HOW DOES PERCEIVED AUTONOMY-SUPPORTIVE AND CONTROLLING BEHAVIOUR IN PHYSICAL EDUCATION RELATE TO ADOLESCENTS’ LEISURE-TIME PHYSICAL ACTIVITY PARTICIPATION?
In line with the tenets of self-determination theory, the current study tested associations of perceived autonomy-supportive and controlling behaviour from PE teacher with adolescents’ leisure-time physical activity (LT PA) participation, and the role of need satisfaction and need frustration, autonomous motivation and controlled motivation in PE, and perceived effort towards LT PA as mediators of these associations. Adolescents (N=381) aged between 12 and 15 years completed self-reported measures of respective constructs. Results of the structural equation modelling demonstrated that perceived autonomy-supportive behaviour from PE teachers was related to adolescents’ LT PA participation only via experiences of need satisfaction and autonomous motivation in PE, and perceived effort towards LT PA. Perceived controlling behaviour from PE teachers was found to be related to adolescents’ LT PA participation only via experiences of need frustration and controlled motivation in PE, and perceived effort towards LT PA. The current study provided evidence that perceived autonomy-supportive behaviour and perceived controlling behaviour from PE teachers contributes to adolescents’ LT PA participation through unique pathways. Findings highlight the facilitative role of autonomy-supportive behaviour from teachers in a PE context on adolescents’ LT PA participation. In addition, the beneficial role of controlled motivation in PE, although instigated by students’ perceptions of controlling behaviour from teachers and experiences of need frustration in PE, on adolescents’ LT PA participation was supported.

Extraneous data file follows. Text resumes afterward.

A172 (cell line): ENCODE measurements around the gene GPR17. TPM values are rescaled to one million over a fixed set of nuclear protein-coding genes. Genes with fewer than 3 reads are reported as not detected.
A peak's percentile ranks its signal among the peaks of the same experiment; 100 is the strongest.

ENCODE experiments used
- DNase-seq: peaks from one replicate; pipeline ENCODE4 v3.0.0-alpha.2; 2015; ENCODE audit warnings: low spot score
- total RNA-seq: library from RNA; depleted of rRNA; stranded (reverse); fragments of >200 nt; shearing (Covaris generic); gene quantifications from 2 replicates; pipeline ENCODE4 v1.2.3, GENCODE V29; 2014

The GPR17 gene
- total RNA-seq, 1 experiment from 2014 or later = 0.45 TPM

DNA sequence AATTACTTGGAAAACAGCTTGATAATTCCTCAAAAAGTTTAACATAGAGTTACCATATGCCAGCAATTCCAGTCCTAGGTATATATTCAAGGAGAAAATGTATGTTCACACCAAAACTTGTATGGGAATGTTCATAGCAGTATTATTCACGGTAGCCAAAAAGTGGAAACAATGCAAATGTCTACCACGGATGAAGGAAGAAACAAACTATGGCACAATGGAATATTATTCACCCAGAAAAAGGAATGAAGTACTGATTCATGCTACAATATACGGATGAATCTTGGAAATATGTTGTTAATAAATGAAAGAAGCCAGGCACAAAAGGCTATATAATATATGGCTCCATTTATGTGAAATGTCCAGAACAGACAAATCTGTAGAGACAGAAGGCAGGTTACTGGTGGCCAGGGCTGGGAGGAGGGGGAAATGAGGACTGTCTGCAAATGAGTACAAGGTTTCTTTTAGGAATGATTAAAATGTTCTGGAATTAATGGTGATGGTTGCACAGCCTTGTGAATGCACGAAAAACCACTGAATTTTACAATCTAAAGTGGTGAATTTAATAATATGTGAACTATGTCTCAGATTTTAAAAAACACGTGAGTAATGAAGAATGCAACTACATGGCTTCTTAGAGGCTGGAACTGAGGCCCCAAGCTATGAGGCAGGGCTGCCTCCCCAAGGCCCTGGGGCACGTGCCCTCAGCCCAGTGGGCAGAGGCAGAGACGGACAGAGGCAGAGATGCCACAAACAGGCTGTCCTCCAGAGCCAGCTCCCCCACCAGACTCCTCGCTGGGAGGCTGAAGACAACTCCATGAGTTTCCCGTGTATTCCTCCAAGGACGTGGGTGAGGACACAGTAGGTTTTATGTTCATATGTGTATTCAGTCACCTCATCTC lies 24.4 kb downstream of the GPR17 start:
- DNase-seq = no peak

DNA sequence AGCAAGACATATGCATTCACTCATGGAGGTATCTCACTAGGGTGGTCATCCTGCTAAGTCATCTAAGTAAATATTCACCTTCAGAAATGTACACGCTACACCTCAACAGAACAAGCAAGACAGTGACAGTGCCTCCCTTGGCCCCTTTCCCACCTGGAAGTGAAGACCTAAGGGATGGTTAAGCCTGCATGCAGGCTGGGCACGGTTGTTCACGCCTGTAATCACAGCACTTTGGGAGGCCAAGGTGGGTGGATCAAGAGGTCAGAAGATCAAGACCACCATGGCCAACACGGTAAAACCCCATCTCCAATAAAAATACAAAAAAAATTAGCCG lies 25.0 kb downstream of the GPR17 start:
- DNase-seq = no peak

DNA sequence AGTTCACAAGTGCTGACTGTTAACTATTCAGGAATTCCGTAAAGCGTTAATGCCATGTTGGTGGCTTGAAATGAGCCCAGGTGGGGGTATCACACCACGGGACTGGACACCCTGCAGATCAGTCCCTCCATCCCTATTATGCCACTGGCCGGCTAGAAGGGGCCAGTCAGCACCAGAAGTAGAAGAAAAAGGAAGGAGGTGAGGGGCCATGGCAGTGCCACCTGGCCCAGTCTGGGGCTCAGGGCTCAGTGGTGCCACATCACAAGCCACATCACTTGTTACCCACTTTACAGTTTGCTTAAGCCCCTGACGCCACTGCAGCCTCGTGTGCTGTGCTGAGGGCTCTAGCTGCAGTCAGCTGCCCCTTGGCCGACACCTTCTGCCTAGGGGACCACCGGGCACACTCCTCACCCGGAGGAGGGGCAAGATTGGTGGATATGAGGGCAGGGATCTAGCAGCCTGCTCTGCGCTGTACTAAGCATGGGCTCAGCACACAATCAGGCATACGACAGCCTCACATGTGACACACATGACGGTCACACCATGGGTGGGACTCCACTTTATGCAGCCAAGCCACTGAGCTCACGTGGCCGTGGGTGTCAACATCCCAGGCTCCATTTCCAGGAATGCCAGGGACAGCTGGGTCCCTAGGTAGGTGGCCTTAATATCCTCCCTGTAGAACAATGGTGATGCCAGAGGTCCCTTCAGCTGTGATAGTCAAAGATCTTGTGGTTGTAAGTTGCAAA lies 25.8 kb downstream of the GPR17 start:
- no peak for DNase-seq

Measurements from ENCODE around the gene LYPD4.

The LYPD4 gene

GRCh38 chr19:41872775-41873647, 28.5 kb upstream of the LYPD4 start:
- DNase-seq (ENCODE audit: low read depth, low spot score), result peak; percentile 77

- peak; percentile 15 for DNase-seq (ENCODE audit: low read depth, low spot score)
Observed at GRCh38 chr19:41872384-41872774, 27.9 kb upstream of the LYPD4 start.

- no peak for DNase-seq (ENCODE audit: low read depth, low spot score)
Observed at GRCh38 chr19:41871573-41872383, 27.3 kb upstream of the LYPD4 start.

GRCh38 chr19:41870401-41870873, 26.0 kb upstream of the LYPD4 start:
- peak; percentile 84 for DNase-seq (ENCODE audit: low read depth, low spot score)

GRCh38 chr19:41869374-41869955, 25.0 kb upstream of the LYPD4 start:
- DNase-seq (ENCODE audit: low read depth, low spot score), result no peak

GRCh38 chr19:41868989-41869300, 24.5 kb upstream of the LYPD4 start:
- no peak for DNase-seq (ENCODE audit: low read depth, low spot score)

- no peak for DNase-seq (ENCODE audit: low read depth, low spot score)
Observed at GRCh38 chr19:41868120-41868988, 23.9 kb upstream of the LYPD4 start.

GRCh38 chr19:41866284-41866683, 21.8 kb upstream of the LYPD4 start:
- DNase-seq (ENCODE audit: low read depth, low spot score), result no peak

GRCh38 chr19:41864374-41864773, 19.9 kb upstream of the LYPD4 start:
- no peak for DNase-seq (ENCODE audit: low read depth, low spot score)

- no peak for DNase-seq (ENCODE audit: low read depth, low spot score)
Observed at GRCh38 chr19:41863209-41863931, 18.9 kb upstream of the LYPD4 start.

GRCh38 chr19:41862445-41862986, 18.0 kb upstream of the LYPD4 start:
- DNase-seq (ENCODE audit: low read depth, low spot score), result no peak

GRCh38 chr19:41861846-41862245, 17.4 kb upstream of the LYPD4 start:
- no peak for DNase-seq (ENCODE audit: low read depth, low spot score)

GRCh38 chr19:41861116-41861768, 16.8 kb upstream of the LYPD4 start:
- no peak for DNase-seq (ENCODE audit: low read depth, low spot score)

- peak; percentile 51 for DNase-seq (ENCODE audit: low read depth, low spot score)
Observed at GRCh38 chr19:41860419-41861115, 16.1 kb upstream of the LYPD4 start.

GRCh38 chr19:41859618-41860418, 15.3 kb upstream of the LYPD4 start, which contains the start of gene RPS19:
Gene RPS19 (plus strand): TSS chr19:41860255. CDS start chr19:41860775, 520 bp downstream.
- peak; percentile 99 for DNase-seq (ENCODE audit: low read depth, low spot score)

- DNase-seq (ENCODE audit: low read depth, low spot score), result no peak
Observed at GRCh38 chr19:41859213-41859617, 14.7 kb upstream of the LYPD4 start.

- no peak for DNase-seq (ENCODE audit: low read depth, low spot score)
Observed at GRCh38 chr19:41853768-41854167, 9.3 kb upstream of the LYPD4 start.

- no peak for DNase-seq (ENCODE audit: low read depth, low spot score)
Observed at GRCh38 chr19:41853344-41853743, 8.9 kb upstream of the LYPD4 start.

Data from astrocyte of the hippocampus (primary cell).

Key words: autonomy-supportive behaviour, controlling behaviour, psychological needs, autonomous motivation, controlled motivation, leisure-time physical activity
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